The Daily Telegraph

Amid the grief, take pride in the fact that terrorists can never win

British society is resilient in its diversity, so the extremists are failing to achieve their goals


Donald Trump Jr couldn’t quite understand it. “You have to be kidding me?!” he told his Twitter followers, pointing to a quote from Sadiq Khan that said the terrorism threat is “part and parcel” of life in London. But what the London Mayor said is, alas, quite true: terrorist attacks are a constant threat and yet the city has flourished. This makes an important point often lost in the aftermath of such events – it’s not that terrorism will fail, but that it has already failed. Demonstrab­ly so.

The capital was not paralysed by fear yesterday; the response was similar to that following other outrages over the years. Since the IRA started its regular attacks in 1973, the city has adapted. Passengers on the London Undergroun­d grew used to the lack of bins (used by the IRA to store bombs) and came to learn that when “Inspector Sands” is called to the control room then it’s code for a suspected emergency. Which, in 99 per cent of cases, does not involve terrorism. A sign not to panic, but to jump on the train before the station is evacuated.

The resilience of Londoners has become a proud fact of city life. The same is true for New Yorkers after 9/11 and the French after Paris and Nice. Public reaction is one of sympathy for the victims and their families, combined with contempt for terrorists and their cause – and political leaders are given every encouragem­ent not to yield to them. If the terrorists have any strategic objective, they fail. The IRA’s hope was that its attacks would apply public pressure for the UK to let go of Northern Ireland. It didn’t work.

When Islamic terrorism arrived in Britain, there was the prospect of a backlash against Muslims – playing into the hands of the jihadists who hoped to foment a clash of civilisati­ons. Again, this failed. Social cohesion has been another stand-out feature of British life; there is no sign of the overtly Islamophob­ic political parties that are so successful on the continent. If Londoners were unable to distinguis­h between Islam and jihadism, the city probably would not have elected a Muslim mayor.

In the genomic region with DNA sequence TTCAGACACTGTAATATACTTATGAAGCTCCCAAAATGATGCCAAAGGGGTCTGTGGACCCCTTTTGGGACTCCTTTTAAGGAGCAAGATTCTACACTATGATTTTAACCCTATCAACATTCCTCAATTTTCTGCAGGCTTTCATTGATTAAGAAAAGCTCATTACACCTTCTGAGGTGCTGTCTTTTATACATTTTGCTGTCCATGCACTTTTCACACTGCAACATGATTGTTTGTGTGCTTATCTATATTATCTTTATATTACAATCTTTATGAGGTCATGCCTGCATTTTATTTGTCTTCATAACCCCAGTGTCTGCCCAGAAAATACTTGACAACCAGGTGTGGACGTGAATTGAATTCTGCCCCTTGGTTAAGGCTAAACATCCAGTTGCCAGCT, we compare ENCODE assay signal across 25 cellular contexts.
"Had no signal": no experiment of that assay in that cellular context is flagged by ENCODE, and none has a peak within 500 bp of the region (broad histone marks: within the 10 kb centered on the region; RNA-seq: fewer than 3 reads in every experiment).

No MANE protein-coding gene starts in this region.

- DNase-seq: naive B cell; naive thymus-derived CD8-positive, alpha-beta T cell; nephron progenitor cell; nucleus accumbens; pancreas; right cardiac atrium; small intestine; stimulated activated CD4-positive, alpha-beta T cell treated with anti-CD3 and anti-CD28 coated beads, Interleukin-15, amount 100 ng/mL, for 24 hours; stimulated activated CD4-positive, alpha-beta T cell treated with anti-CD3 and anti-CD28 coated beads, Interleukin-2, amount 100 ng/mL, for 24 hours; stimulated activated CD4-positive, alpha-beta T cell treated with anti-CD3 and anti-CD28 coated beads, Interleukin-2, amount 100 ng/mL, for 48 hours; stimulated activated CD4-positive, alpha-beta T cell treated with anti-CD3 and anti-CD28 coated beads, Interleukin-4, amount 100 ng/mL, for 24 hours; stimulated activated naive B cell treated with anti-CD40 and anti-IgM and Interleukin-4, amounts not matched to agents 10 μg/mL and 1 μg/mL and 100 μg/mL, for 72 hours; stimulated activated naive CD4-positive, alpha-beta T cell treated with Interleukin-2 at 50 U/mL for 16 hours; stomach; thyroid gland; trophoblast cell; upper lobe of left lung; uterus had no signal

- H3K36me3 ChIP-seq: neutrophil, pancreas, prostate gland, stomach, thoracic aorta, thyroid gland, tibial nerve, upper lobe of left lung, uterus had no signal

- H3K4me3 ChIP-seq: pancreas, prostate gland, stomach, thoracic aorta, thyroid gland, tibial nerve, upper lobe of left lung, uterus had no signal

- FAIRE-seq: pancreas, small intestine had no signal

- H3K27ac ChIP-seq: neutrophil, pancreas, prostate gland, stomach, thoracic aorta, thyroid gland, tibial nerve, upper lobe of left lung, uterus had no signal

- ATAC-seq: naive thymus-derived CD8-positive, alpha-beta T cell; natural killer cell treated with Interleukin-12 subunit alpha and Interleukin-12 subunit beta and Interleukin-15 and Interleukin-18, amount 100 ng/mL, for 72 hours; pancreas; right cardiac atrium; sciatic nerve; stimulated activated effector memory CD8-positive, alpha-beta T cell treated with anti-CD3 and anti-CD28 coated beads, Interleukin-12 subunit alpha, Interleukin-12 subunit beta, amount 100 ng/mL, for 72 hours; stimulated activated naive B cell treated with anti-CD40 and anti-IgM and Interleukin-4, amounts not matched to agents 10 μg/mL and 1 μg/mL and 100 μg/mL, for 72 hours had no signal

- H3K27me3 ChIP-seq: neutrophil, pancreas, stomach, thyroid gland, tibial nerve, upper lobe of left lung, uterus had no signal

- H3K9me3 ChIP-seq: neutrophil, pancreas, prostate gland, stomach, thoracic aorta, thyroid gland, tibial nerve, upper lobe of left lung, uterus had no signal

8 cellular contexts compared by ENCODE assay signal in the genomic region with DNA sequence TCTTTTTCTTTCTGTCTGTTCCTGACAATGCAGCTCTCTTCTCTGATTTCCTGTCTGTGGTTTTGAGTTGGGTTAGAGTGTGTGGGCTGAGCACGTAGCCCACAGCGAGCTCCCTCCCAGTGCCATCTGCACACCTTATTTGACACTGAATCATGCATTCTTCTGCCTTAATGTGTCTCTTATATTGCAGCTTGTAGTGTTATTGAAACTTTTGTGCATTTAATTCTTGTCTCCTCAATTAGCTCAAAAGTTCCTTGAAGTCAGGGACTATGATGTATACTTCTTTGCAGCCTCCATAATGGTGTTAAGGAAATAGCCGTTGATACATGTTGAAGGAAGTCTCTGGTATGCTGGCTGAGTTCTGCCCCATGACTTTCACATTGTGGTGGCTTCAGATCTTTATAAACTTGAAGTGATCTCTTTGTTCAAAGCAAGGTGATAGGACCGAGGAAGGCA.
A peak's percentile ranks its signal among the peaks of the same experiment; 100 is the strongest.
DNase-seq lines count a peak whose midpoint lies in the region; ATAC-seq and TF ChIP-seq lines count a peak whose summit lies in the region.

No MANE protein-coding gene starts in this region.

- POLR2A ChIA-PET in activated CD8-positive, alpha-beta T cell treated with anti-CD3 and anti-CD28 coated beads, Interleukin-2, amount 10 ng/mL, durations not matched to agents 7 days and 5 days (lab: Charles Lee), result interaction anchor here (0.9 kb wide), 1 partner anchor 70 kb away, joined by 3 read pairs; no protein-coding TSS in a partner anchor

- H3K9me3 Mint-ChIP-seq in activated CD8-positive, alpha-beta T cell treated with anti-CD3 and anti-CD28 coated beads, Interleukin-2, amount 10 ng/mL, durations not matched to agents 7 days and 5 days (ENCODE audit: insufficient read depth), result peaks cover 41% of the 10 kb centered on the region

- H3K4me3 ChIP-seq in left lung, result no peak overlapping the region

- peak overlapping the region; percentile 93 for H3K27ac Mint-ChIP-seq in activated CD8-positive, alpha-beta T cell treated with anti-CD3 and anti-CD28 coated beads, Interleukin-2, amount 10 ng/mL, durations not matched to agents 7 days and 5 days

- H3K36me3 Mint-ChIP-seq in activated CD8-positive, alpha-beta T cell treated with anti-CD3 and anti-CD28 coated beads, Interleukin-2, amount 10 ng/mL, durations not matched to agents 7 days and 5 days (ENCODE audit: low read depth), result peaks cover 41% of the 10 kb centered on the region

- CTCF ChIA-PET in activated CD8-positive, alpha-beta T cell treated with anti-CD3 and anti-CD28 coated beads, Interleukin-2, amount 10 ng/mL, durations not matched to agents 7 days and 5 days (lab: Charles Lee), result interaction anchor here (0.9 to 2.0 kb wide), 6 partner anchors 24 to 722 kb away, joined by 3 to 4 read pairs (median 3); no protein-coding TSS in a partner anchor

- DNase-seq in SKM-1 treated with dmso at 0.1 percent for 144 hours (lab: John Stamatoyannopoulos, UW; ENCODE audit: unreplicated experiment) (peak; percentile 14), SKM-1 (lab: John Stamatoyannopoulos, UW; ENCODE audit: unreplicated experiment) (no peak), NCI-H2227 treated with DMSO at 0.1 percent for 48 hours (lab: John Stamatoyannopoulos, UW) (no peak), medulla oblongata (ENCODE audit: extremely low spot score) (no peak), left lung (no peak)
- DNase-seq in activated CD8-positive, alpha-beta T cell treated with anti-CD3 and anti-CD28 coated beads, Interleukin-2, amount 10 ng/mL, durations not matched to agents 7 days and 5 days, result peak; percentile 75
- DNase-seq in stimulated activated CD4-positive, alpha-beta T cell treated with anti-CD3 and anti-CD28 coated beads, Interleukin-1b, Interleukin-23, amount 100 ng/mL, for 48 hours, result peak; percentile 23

The average British terrorist is aged about 22 when apprehende­d. Khalid Masood was 52, having seemed to graduate from petty crime to jihad over the last decade. His life story, when it emerges, will likely confound the old idea that extremism is born out of poverty. Jidhadis tend to be university­educated and brought up with every opportunit­y in life. It’s now almost a quarter-century since the playwright Hanif Kureishi wrote My Son The Fanatic, and the drama he imagined has been played out time and time again. Parents, who immigrated and settled happily in the West, watching in helpless horror as their child is gripped by fundamenta­lism.

Over the years, the security services have managed to understand this process and intercept people in good time. Their success comes in news we never hear about; plots quietly thwarted, often before there’s enough evidence to convict. British officials believe they’re now able, perhaps better than anyone else in Europe, to intercept any jihadist cell planning a mass-casualty attack. Masood had a car and a knife. Sickening, but different to the kind of atrocity that was being feared around the time of the 2005 London bombings.